Using Branded Videos on Facebook

April 10, 2015

Video is now an instrumental component of many online marketing strategies. The reasons for this are numerous but primarily it’s because video provides as an engaging form of media that can be easily shared.


It’s also because video significantly boosts your online visibility as YouTube is a huge force in the SEO game (it’s actually the second largest search engine), and it has great potential for unexpected or innovative creativity.


Video and Facebook

Facebook is hands down the largest of the social networks, boasting more than 1.4 billion monthly active users as of March 2015. A report called The State of Video Advertising: Facebook’s Rise to Dominance from US-based advertising software company Mixpo offered some interesting insights on the subject.



Most notable of which was that 87% of respondents to the survey said they planned on running video ads on Facebook, compared to only 81.5% on YouTube.


However, Mixpo went on to argue that even though advertisers will be turning to Facebook instead of YouTube this year, their use of Facebook as their video marketing platform of choice doesn’t align with the way everyday people use social media. Basically, not everyone wants to see branded videos fill up their news feeds.


Despite the name of Mixpo’s report, YouTube is still dominating video. But, with the rise in engagement on short-form video platforms like Vine and Instagram, there may be a power shift on the horizon. Especially when you consider that Facebook reported in September last year that users were watching 1 billion videos per day. Popularity of video on Facebook illustrates its ability to blur the lines between entertainment and marketing.


Facebook Vs. YouTube

Only last week Facebook announced two new features that will help brands to make full use of their video libraries. Advertisers can now highlight a feature video and also create YouTube-like playlists.


Facebook’s knowledge about its users’ behavior may well be its biggest advantage over YouTube. In their study, Mixpo quoted Omnicom Digital CEO Jonathan Nelson: “When you have that much known information, tied to analytics and an ad server, you can start doing messaging in a way no one’s ever done before. That’s marketing nirvana.”


Facebook video is growing, but YouTube can be monetized. Thousands of channels in the YouTube Partner Program are making top dollar. Facebook, on the other hand, doesn’t even have a partner program, which means Facebook pockets every penny of the advertising revenue from videos, with zero going to anyone else.


Plus, if you upload a video to Facebook directly, it’s much harder to use other social media to improve your content’s discoverability and any time spent watching your Facebook video doesn’t help your YouTube video’s ranking one iota.


So, if you create and upload two versions of a video, one to Facebook and the other to YouTube, then it actually costs you more and hurts your YouTube ranking. Therefore, online video marketers are best off sticking to a YouTube-first strategy.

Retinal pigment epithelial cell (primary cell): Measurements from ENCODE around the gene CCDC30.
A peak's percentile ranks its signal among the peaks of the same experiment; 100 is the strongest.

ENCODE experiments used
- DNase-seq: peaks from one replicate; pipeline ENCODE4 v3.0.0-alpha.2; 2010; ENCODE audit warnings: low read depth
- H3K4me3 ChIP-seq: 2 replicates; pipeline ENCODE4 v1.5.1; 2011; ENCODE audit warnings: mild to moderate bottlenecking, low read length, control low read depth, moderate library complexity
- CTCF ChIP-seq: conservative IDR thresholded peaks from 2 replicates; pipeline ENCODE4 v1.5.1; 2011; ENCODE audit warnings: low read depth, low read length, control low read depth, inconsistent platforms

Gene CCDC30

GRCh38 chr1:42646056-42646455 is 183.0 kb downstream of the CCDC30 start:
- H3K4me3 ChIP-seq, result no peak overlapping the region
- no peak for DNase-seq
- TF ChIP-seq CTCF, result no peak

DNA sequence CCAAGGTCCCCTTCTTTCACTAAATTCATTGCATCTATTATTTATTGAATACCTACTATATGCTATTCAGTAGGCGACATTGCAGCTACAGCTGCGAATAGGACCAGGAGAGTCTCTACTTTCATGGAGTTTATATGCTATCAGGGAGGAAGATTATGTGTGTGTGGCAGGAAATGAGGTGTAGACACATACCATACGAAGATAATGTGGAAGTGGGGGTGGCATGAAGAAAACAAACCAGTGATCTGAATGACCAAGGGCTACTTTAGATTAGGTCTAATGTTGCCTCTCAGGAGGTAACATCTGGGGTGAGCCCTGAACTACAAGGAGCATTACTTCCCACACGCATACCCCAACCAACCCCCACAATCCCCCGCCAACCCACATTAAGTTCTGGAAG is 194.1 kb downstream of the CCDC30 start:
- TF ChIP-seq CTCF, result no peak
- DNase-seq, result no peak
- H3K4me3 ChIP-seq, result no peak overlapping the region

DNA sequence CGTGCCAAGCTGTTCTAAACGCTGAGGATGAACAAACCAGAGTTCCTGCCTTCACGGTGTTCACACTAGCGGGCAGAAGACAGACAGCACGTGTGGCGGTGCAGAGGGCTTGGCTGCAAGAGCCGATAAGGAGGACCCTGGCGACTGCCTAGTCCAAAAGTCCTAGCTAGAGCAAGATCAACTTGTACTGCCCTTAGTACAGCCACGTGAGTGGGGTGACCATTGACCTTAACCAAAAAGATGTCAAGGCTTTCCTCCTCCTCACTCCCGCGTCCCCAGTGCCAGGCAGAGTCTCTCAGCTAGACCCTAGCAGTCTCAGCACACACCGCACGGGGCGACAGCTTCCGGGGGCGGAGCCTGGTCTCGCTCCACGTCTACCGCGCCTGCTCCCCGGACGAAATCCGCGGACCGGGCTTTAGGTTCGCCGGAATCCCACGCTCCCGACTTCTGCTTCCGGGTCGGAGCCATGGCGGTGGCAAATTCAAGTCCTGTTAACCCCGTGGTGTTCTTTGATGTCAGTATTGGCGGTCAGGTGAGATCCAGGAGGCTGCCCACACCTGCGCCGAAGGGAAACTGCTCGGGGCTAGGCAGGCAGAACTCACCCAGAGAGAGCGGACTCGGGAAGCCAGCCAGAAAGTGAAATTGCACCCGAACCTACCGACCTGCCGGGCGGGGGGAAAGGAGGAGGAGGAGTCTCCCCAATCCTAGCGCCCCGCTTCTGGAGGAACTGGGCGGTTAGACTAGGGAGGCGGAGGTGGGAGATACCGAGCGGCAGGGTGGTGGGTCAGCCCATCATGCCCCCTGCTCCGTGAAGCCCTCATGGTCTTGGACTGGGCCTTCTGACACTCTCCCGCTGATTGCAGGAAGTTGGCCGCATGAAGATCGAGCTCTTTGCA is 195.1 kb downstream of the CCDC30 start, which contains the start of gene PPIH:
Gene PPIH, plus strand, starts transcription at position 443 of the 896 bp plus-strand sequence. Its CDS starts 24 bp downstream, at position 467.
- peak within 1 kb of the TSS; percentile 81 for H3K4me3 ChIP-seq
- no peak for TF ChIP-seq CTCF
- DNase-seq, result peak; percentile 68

How to use video on Facebook

Facebook has confirmed that timely, relevant, and short video performs the best on its news feed, and urges brands to post “raw videos that are compelling and sharable clips that no one else will have”.


But before video is used as part of any strategy, there are some key considerations to make to ensure your video achieves its goals.


How does the video feed into your content marketing strategy?

Video should be seen as only one part of a wider content marketing strategy. Video is a medium that can be used to convey a message in a way that other content can’t. How the video itself is delivered should be considered carefully, in line with both the objective of the video itself and a wider content marketing strategy.


Does the video encourage social sharing?

Using social sharing icons and referencing social profiles will increase your chances of social success. Reaching viral status may be a stretch, but a well produced and value rich video has the potential to reach a broad target audience.


What metrics will dictate the performance of the video?

Regardless of your video’s objective, there’s a host of metrics with which to rate its success, such as views, leads, view durations and inbound links. You’ll want to ensure that before you post your video you have the analytics in place to allow you to measure as many of these as possible. This data returned becomes the driving force behind any adjustments you might need to make in your approach.


How will the results of the video feed back into your strategy?

Whatever your data is telling you, it’s important that it feeds back into both your video strategy as well as your overarching marketing strategy. This may mean simply adjusting keywords or focusing more on specific social channels, or it could mean reassessing the processes for producing your next video.


With the potential to convey a message that other content can’t, video is an opportunity to add another dimension to your content marketing strategy, acting both as an engaging element for existing inbound traffic and as an opportunity to drive new inbound traffic.


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